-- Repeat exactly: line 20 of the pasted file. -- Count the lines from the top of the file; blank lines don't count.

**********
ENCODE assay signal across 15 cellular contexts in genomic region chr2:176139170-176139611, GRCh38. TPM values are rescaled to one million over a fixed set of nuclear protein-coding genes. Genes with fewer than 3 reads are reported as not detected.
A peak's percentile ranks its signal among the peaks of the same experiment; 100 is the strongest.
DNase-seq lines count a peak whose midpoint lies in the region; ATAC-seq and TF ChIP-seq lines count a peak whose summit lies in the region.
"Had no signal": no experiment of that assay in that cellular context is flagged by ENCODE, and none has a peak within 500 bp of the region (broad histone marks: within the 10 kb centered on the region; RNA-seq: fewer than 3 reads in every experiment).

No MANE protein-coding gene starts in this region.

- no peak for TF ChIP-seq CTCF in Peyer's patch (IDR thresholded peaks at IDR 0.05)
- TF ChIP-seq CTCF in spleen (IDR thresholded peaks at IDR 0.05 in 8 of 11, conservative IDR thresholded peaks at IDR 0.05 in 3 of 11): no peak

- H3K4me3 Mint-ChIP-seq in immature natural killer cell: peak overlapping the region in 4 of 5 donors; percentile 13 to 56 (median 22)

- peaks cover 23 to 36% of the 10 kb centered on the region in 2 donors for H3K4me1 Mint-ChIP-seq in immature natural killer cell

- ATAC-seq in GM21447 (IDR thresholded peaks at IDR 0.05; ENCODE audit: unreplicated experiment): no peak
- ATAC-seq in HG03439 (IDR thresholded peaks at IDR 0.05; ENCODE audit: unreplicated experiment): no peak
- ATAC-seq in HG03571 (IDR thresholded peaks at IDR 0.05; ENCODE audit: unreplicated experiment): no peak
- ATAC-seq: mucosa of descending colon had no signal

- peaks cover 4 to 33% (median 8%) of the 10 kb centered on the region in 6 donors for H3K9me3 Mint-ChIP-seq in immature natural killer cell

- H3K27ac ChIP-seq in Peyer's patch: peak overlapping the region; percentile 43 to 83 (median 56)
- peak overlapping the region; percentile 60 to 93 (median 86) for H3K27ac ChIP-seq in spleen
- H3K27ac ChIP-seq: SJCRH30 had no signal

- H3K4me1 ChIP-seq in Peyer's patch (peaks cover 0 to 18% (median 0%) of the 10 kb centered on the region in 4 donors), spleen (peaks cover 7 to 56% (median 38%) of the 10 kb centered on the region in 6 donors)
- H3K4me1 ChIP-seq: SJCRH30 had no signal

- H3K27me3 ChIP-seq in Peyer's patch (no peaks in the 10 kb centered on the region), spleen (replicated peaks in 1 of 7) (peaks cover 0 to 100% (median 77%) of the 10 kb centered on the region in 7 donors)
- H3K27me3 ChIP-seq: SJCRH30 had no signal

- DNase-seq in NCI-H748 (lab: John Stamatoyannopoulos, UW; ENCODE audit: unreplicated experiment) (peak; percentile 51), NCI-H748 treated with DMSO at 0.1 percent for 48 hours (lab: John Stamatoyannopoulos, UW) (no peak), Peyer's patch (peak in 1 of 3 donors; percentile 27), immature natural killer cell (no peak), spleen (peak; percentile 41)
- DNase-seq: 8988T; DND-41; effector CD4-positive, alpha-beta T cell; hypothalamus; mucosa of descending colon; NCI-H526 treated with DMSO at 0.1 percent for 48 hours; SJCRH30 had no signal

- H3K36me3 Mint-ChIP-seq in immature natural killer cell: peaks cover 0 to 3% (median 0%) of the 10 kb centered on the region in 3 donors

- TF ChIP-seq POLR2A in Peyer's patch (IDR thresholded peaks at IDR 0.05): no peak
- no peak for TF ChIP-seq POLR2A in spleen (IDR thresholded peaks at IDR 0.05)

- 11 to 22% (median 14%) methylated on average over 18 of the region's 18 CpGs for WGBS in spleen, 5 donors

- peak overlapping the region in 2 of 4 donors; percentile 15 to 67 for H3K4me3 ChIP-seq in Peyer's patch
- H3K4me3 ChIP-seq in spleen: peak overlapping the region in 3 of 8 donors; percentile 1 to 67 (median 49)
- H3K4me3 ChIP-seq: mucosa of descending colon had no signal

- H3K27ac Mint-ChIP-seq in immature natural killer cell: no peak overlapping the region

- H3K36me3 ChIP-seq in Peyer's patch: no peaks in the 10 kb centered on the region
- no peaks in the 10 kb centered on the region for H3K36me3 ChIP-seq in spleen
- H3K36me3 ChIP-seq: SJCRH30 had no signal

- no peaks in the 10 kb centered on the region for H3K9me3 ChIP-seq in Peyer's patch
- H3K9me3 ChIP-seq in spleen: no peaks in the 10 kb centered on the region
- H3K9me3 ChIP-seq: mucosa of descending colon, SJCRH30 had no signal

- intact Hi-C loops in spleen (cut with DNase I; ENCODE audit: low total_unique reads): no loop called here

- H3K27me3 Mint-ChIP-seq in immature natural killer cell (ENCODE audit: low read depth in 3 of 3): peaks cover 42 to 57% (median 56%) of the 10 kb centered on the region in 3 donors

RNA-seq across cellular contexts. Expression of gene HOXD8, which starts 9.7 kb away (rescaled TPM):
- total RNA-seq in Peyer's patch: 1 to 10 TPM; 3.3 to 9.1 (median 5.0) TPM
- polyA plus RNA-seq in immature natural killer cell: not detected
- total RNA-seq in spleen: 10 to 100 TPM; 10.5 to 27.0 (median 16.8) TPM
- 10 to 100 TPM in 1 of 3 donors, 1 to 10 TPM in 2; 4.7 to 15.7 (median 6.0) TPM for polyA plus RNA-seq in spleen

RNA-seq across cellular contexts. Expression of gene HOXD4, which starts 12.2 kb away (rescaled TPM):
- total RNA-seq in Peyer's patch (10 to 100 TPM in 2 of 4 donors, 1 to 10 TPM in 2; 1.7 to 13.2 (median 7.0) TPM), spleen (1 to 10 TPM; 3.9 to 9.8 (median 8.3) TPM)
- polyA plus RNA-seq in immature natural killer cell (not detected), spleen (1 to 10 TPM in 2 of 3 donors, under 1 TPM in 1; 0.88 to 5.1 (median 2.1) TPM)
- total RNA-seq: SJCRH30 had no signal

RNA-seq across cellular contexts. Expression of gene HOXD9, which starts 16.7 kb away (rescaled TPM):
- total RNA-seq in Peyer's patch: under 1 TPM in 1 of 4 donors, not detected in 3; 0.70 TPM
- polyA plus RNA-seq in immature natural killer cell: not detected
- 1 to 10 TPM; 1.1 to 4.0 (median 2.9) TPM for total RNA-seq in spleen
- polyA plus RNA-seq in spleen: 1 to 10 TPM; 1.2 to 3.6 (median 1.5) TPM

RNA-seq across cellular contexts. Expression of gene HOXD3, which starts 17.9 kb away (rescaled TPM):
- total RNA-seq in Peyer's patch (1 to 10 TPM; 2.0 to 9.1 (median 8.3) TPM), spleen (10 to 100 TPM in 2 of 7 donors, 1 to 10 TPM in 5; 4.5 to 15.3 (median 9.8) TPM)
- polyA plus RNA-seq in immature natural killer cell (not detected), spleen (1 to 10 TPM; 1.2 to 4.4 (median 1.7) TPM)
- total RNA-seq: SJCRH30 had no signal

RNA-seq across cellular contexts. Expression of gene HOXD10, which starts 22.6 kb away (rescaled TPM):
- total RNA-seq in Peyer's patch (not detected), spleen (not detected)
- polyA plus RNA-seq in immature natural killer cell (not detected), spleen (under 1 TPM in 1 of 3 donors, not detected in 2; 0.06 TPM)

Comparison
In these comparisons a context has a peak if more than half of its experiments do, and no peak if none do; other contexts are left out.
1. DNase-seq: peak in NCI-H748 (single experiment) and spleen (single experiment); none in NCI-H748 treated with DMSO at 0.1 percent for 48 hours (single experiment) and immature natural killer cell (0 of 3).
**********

- H3K27me3 ChIP-seq in Peyer's patch (no peaks in the 10 kb centered on the region), spleen (replicated peaks in 1 of 7) (peaks cover 0 to 100% (median 77%) of the 10 kb centered on the region in 7 donors)